RESTORING THE MUSEUM’S TREASURE


A number of staffs wearing white laboratory robed and green mask were caring for a collection of miniature traditional houses of Dayak Borneo, patiently. The collections are very dry and brittle. They lifted the dust by brushing the roof carefully, and then wipe it with a white cloth. Some of them tighten or repair the wooden wall of Batak Toba traditional house. The museum’s doctors work in the aisle between huge displays of miniature Nusantara’s traditional houses, our archipelago.

“We always monitoring the environmental conditions of the collection periodically,” said Ita Yulita a conservation staff of the National Museum of Jakarta, “However, we also take immediate action and emergency, such as custom improvements like this case because the conditions are very bad.”

The National Museum has collection of 125 miniature traditional houses made of wood, bamboo, rattan, fibers, and reeds. These miniatures were made with care and similar to the original, complete with fences, stairs, window shapes, and custom decorations. It seems to have inhabited since the beginning of the 20th century so that this heritage should be treated the cause of damage such as dust, temperature, humidity, insects, and termites.

There should be a special education background to the team preservation in Indonesia. However, according to Yulita, the conservation study is only in the courses of the department of archeology, or specialization in the study program. So far, the team gained experience with the following education and training for conservation both within the country and abroad. “Actually, if people knew, working in this museum is interesting. People seem to we only to clean up the collection, but there is actually a science to it,” said Yulita convincing.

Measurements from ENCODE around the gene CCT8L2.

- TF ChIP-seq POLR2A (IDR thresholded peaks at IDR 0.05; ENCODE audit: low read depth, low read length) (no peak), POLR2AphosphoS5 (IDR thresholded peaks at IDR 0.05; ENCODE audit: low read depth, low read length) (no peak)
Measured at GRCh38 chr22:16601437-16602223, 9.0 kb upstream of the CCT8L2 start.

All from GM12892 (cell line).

The National Museum cooperates with institutions abroad such as the conservation of inter-governmental organizations with recognized expertise in training, capacity building, and networking. For example, COLLASIA (Conserving Heritage Collections in Southeast Asia), ICCROM (International Centre for Study of the Preservation and Restoration of Cultural Property) , and SEAMEO-SPAFA (Regional Centre for Archeology). “I am currently studying the microclimate for the showcases,” said Yulita COLLASIA matter of training applications “about the humidity and temperature settings, and the treatment.”

The most threatened collection subject to temperature and humidity are wood, paper and textiles. Then, Yulita learns how to make a careful comparison between the area of shelf space and the use of silica gel. “If it was too much, it will make a dry shelf space so collection being crushed or broken. Conversely, when it was too little, it will lead to a damp condition of shelf space.”

“We always keep conserving for each object uniquely,” she said, “Subject to limited tools and materials, it also enables us to lead a new approach in conservation.” Like a doctor, conservationist does not have a recipe that works for all diseases. The passion, according to Yulita, is to preserve, while their action depends on the case of damage, type of object, and material.

There is one of the most memorable experience for Yulita as conservationist. It happened when she conducted the conservation of Gaja Dumpak, a sword of Sisingamangaraja XII. It has been the museum’s collection since 1907. The atmosphere as usual until a few people who claim descent from that King Tapanuli arrived in the conservation room and desire to watch the sword of their ancestors. “They cried when see this sword, tremble and humming the Batak songs,” recalls Yulita, “We’re thrilled and proud; finally we also help them as gathering their missing family.”

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One comment

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